Category Archives: greenhouse gases

Is regenerative agriculture the real deal

Regenerative agriculture is in vogue as a concept but what does it really mean? I often get asked my opinion about regenerative agriculture.  My standard rejoinder is to ask what does the questioner mean by ‘regenerative agriculture’? That typically gets … Continue reading

Posted in Agribusiness, Dairy, greenhouse gases, Land and water, Water | 18 Comments

Carbon neutrality requires permanent forests not production forests

In recent months I have been writing about land-use transformation that will be driven increasingly by carbon trading. If New Zealand is to approach net-zero carbon, then it can only be achieved by a combination of modified lifestyles plus new … Continue reading

Posted in carbon farming, forestry, greenhouse gases, Meat Industry | 18 Comments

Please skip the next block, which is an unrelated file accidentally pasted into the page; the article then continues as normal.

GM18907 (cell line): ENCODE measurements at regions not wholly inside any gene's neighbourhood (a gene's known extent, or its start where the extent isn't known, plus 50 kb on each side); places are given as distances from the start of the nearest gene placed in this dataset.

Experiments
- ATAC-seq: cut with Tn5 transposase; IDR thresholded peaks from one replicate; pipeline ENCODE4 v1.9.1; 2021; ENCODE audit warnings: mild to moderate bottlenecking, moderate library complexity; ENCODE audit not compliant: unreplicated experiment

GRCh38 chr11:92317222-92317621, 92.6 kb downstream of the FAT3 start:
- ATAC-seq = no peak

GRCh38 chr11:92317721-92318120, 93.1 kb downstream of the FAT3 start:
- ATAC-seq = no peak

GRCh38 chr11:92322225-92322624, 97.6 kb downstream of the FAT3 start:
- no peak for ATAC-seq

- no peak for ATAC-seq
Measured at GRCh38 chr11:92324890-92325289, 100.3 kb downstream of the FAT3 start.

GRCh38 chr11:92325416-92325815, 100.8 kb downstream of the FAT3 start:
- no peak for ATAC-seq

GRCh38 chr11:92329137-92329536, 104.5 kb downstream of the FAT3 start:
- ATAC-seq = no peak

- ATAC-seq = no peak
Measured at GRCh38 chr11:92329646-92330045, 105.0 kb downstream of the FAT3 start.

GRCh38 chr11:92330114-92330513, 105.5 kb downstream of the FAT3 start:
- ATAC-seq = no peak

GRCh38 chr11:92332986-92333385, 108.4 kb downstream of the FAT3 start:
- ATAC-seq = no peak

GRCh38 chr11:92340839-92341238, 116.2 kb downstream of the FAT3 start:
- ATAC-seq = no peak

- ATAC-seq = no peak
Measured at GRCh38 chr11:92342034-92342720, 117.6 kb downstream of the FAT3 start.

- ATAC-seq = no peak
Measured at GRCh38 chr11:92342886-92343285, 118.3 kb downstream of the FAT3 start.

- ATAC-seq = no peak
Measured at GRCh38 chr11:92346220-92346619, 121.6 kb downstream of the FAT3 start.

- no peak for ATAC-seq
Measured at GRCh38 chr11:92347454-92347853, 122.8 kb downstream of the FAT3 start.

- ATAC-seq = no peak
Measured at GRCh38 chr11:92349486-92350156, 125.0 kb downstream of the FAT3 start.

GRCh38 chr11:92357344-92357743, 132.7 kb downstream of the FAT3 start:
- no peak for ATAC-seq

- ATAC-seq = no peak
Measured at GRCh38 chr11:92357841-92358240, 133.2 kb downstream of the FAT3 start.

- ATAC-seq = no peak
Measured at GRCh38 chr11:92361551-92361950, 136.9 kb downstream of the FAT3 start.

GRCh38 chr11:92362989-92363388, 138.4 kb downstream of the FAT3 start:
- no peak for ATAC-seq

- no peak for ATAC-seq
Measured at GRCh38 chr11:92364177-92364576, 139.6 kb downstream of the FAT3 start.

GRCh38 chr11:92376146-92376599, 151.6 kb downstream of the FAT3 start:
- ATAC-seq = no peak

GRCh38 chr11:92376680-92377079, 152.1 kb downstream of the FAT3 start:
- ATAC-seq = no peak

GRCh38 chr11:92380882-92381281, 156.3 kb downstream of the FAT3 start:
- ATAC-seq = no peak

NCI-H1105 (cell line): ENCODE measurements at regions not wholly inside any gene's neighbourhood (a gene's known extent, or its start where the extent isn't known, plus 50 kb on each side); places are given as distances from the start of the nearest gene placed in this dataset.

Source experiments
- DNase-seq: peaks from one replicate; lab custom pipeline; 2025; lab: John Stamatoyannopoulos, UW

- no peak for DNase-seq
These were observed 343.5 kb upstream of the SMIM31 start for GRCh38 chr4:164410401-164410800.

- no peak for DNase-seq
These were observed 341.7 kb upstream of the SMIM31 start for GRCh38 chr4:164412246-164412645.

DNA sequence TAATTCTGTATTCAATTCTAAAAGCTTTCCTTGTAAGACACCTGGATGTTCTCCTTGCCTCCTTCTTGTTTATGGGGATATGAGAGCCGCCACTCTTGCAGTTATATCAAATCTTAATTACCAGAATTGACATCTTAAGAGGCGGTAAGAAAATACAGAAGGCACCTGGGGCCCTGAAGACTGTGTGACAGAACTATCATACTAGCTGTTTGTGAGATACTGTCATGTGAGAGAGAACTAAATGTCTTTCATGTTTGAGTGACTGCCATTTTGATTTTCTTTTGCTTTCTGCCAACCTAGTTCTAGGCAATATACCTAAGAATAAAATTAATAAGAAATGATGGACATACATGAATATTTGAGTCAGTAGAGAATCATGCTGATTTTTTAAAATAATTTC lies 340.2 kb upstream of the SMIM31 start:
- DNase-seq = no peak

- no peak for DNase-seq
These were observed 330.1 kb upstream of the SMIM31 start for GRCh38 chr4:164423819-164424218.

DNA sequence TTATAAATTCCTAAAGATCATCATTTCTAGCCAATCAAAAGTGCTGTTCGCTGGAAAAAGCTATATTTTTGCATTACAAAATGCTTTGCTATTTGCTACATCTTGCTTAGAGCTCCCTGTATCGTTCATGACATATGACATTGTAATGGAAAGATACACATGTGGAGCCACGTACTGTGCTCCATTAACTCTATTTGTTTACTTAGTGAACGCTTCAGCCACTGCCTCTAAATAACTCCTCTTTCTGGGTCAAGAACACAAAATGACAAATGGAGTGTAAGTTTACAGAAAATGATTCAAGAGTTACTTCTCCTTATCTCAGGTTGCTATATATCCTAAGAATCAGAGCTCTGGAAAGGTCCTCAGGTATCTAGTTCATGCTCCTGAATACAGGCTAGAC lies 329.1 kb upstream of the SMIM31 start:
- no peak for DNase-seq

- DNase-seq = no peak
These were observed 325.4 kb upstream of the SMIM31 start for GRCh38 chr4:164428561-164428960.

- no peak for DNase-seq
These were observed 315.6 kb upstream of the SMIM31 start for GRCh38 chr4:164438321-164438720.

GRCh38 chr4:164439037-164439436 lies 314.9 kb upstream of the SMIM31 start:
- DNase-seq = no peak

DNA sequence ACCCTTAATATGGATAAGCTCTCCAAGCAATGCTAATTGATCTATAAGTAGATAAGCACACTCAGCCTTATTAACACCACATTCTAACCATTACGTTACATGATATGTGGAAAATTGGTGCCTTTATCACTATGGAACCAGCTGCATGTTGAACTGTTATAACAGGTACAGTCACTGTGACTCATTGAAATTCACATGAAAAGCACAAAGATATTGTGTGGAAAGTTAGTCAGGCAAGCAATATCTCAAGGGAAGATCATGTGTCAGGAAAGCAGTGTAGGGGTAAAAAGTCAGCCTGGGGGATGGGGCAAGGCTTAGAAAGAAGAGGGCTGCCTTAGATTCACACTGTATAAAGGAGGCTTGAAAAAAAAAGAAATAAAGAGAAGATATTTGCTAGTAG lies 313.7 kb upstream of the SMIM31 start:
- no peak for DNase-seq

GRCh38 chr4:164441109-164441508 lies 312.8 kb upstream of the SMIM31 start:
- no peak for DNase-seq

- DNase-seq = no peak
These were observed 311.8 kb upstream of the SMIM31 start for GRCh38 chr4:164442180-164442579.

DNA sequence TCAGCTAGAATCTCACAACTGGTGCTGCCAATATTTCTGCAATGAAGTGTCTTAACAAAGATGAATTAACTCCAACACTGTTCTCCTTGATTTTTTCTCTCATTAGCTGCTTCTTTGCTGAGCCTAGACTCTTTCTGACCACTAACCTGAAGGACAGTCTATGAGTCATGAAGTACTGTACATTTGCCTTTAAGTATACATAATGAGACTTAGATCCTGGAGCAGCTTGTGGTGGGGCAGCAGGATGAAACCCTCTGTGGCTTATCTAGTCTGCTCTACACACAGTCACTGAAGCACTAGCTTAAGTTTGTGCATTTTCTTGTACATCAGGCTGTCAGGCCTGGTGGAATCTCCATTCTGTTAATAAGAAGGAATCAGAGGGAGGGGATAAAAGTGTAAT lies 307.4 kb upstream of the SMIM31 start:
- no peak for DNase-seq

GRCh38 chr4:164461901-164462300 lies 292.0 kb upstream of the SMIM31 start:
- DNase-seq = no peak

Government is losing the forestry debate with rural New Zealand

The response of Government Ministers to rural concerns about forestry policy is polarising the debate. Describing rural perspectives as ‘fiction’, and upset rural protesters as ‘rednecks’, is counter-productive. The combination of the Zero Carbon Act and forthcoming Emission Trading Scheme … Continue reading

Posted in carbon farming, forestry, greenhouse gases, Meat Industry | 38 Comments

Carbon farming has hidden consequences

New Zealand’s Zero Carbon Bill is based on the assumption that carbon farming through forestry provides a climate-change solution, at least until the arrival of new technologies that allow New Zealand to move away from fossil fuels. In contrast, Environment … Continue reading

Posted in carbon farming, forestry, greenhouse gases, Land and water | 30 Comments

Why methane is different

This is the second of a series of articles discussing some of the difficult issues that have to be understood and resolved in relation to New Zealand’s proposed Zero Carbon Bill. The first article is here  For many years, we … Continue reading

Posted in Agribusiness, greenhouse gases, Science ethics and communication | 5 Comments